Ever since Amazon announced the release of an SDK (software development kit) for its Echo interactive speaker early last month, we’ve been salivating at the prospect of using Alexa (Echo’s built-in virtual assistant) as a smart-home factotum. It appears some of the developers with access to the SDK are thinking along the same lines.
One such developer is Holland, Massachusetts-based web engineer Jeffrey Bachand, who has come forward with a video of him using Echo to control his Nest Learning Thermostat and Wink smart-home hub. In the 71-second YouTube video, first reported on by Engadget, Bachand can be heard bombarding Alexa with a barrage of commands: “open Wink”, “turn the living room [lights] off”, “open Nest”, “turn it [the temperature] down”, and so on. On each occasion, Alexa does exactly as told.
The SDK, as it turns out, came with a nondisclosure agreement (NDA) that has now lapsed, so we can look forward seeing more developers tease their apps. Needless to say, however, Echo owners would like nothing more than to be able to actually use third-party apps like Bachand’s.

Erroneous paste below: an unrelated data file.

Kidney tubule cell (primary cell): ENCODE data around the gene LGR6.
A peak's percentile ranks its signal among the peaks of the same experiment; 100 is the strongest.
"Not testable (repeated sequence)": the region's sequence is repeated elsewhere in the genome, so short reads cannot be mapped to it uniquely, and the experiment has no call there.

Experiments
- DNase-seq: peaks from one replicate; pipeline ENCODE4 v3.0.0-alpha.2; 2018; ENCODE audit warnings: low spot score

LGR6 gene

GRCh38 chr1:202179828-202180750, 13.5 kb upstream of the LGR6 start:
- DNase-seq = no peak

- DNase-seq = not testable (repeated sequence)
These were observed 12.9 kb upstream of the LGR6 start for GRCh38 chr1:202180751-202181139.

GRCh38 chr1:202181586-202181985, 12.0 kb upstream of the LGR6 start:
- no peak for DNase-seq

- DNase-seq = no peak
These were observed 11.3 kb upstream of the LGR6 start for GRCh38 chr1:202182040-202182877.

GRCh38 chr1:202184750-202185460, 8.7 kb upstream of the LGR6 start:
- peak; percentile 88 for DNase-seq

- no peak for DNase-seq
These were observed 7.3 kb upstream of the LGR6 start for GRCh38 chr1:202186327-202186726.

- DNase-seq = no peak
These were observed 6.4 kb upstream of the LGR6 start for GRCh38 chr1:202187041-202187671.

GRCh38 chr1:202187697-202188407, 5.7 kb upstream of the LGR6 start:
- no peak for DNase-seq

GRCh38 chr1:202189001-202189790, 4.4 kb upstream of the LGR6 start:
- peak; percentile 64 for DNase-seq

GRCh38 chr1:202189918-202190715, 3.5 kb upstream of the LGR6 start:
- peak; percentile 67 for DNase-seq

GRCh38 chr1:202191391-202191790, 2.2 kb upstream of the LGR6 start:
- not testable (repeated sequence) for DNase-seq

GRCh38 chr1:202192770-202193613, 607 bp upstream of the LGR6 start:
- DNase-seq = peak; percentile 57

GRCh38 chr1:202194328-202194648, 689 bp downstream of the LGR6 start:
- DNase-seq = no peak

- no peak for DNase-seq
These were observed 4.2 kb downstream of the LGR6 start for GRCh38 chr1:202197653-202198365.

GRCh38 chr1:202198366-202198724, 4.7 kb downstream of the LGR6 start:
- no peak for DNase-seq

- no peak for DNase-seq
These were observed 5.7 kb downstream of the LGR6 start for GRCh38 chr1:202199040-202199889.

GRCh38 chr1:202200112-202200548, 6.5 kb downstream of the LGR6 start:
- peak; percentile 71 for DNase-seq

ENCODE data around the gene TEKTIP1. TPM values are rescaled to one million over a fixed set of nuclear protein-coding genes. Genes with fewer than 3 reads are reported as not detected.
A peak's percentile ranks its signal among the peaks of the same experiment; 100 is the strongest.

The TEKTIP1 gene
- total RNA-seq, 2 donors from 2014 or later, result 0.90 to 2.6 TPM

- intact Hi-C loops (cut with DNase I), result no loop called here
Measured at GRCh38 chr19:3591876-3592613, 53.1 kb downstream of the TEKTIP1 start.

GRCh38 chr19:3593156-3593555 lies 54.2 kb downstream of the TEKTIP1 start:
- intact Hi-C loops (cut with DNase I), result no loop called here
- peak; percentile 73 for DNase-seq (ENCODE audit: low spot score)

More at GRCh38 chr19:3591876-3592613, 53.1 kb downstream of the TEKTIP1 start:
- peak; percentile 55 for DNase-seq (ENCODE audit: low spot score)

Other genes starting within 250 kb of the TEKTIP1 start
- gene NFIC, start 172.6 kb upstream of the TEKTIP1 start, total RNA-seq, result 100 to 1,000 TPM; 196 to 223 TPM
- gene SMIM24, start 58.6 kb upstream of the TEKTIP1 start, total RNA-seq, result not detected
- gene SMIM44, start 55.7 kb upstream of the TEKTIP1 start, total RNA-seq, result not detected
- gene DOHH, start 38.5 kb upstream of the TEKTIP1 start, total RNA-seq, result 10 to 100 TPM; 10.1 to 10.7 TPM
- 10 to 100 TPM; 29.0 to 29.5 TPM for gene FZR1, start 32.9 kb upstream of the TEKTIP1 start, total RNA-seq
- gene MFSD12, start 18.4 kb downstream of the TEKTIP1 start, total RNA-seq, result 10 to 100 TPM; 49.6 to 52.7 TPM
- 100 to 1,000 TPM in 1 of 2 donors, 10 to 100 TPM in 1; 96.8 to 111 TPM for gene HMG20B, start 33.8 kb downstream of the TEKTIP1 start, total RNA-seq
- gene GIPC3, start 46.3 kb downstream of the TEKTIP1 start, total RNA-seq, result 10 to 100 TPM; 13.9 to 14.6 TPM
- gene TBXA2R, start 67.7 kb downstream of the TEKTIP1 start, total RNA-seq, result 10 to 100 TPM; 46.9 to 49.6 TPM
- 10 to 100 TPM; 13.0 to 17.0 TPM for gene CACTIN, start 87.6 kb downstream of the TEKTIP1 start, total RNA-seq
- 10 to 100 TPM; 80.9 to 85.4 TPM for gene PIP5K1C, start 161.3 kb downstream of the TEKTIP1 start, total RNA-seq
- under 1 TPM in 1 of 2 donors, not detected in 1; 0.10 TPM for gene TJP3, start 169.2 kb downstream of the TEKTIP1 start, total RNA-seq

In the meantime, smart-home owners can use their Echo to control Wemo switches and Philips Hue smart bulbs. Amazon’s cloud-enabled cylinder boasts a number of useful standalone features as well, including the ability to rattle off news and weather updates, answer questions, control music playback and more.
Why this matters : Although Amazon has never said so explicitly, it’s clear that Echo is a key part of the company’s smart-home strategy. Just to give you an idea of the importance the company attaches to it, the Boston Business Journal says the the e-tailing giant “has an entire floor in its Kendall Square office [in Cambridge, Mass.] dedicated to teams working on the Echo” and it’s still looking to recruit more people. To this end, the company has scheduled a hiring event on May 14, 2015 for roles that run the “gamut of distributed systems, speech/voice recognition, and big data.”
This story, "Developer coaxes Amazon Echo's Alexa into talking with Nest and Wink" was originally published by TechHive.